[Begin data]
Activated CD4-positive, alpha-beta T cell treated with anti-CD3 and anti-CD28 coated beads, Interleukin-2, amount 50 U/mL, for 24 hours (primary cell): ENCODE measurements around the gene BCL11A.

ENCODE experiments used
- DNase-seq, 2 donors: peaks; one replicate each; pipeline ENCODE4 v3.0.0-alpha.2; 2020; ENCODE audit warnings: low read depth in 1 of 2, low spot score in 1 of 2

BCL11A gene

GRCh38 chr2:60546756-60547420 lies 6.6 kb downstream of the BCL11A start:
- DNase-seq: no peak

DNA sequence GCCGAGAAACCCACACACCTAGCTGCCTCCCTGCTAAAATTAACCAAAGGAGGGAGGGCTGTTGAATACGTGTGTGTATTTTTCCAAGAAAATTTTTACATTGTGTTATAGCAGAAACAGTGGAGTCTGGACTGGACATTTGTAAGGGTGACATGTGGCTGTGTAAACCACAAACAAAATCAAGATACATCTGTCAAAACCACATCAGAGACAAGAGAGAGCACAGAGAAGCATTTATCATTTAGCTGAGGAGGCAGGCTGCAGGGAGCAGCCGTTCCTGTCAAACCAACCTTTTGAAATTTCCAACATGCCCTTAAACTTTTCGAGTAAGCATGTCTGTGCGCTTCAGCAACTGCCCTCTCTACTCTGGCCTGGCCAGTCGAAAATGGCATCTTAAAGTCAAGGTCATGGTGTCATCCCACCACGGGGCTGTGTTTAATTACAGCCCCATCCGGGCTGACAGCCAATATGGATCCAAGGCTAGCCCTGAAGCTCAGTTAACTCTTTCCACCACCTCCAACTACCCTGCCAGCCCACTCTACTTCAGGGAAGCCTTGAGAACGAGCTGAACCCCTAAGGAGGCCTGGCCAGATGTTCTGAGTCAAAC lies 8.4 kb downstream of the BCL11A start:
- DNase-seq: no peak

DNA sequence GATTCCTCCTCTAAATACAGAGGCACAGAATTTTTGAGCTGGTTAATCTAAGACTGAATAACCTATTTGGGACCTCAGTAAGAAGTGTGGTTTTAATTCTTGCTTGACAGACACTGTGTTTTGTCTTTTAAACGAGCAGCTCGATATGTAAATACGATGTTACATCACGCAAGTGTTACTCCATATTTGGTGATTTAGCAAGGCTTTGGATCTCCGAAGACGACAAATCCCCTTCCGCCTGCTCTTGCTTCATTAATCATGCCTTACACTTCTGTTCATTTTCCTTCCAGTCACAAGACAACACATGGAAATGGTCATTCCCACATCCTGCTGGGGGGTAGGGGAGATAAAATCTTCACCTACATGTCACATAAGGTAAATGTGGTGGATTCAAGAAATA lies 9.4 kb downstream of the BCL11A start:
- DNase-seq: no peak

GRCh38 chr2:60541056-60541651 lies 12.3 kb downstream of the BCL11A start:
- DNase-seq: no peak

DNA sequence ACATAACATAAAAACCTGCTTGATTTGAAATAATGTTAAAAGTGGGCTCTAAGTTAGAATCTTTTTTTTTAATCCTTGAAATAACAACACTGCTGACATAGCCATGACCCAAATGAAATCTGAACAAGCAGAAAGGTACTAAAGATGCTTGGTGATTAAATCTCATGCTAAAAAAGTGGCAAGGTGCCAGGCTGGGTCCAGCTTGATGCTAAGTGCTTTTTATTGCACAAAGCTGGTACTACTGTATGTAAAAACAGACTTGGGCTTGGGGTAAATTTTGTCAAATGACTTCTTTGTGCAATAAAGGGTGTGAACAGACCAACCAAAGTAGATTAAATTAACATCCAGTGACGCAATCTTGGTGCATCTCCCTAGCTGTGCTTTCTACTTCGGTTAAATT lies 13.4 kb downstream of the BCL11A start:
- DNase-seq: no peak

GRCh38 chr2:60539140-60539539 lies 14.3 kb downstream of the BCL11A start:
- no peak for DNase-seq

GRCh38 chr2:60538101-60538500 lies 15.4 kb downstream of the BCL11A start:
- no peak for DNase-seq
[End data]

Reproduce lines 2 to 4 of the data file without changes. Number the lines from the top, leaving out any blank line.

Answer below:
ENCODE experiments used
- DNase-seq, 2 donors: peaks; one replicate each; pipeline ENCODE4 v3.0.0-alpha.2; 2020; ENCODE audit warnings: low read depth in 1 of 2, low spot score in 1 of 2

BCL11A gene